It’s common knowledge, at this point, that the move toward private prisons has made conditions in the American corrections system even more dismal than it was before, as private contractors cut costs and services in order to maximize profits. But even more than this, outsourcing punishment to the private sector constitutes a privatization of justice itself. That’s the point made in a new article by Arizona State University law professor Mary Sigler, called “Private Prisons, Public Functions, and the Meaning Punishment” (Florida State University Law Review, Vol. 38, No. 1, 2010, available for free download), which was discussed this past weekend on the Sentencing Law and Policy blog.
In her article, Sigler begins by reviewing the usual objections to the private prison boom that began in the 1980s:
[I]n order to turn a profit, private prison operators skimp on personnel training and staffing; offer only minimal educational programming and vocational training; and save space by housing inmates in cramped quarters. In addition, public accountability for prison conditions is undermined to the extent that public officials must rely on reports of abuse and mistreatment from within the private prisons themselves. Finally, the profit motive creates perverse incentives to extend inmate sentences and promote criminal justice policies that yield more and longer prison sentences regardless of whether they are in the public interest.
She then goes on to argue that private prisons also undermine what are supposed to be core tenets of American justice:
While these important policy considerations may be reason enough to worry about the proliferation of private prisons around the world, this paper defends the position that an even more basic consideration concerns the nature and justification of legitimate punishment. In a liberal democratic polity, punishment is an inherently public function. It is inflicted for public wrongs in the name of the people themselves. Outsourcing punishment to nonpublic agents thus represents the abdication of a core state responsibility.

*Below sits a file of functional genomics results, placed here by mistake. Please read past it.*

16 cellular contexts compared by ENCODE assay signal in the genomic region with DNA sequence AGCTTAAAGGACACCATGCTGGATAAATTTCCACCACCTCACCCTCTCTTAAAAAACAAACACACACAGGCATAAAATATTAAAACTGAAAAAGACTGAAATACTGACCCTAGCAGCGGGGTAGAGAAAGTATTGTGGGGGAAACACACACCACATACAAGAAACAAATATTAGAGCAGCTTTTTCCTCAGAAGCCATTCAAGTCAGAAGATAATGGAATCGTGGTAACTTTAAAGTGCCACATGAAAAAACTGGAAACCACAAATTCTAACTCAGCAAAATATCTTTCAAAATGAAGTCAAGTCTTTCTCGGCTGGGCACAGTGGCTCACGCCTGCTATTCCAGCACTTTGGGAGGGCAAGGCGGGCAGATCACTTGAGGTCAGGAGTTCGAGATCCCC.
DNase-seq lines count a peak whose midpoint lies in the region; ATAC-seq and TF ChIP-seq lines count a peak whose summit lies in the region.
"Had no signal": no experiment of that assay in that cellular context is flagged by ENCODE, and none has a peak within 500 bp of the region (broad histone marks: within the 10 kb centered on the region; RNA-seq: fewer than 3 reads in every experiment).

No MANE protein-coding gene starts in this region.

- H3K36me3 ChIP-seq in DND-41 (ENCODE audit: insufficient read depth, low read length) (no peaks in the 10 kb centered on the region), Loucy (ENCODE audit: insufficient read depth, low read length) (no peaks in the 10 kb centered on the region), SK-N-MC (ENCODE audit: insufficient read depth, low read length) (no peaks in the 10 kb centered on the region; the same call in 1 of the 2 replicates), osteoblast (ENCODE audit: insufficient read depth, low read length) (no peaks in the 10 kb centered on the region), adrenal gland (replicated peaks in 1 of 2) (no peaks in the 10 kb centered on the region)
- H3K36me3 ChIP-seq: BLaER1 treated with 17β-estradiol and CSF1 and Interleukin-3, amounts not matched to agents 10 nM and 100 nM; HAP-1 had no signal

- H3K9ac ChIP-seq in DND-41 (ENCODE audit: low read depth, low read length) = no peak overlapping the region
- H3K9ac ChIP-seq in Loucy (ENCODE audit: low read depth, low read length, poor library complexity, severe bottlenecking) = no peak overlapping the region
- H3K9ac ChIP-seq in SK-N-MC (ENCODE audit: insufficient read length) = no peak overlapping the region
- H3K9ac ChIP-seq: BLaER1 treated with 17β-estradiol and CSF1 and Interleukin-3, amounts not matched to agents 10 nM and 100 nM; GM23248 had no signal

In a system where the primary purpose of prison is retribution, Sigler writes, “punishment constitutes justice.” By privatizing prison, state and federal governments are “treating justice as a mere commodity.” The public is effectively delegating to private corporations a momentous social task: depriving other human beings of their liberty on a daily basis.
As we’ve written before, there’s an angle to all this that has to do with solitary confinement, which has become the primary means of discipline within prisons and jails. Every day, inmates in prisons and jails across the country are punished for breaking prison rules, and that punishment often consists of placement in solitary confinement, denial of parole, or effective extension of their prison terms. Even for individuals who are already in prison, this represents an additional deprivation of liberty.
In meting out these punishments, prison officials often serve as prosecutors, judges, and juries. In the case of private prisons, what this means is that employees of private corporations are depriving individuals of their freedom without due process of law. American men, women, and (yes) children are being placed in lockdown on the say-so of people who work not for any publicly elected government, but for Wackenhut, the Cornell Companies, or the Corrections Corporation of America.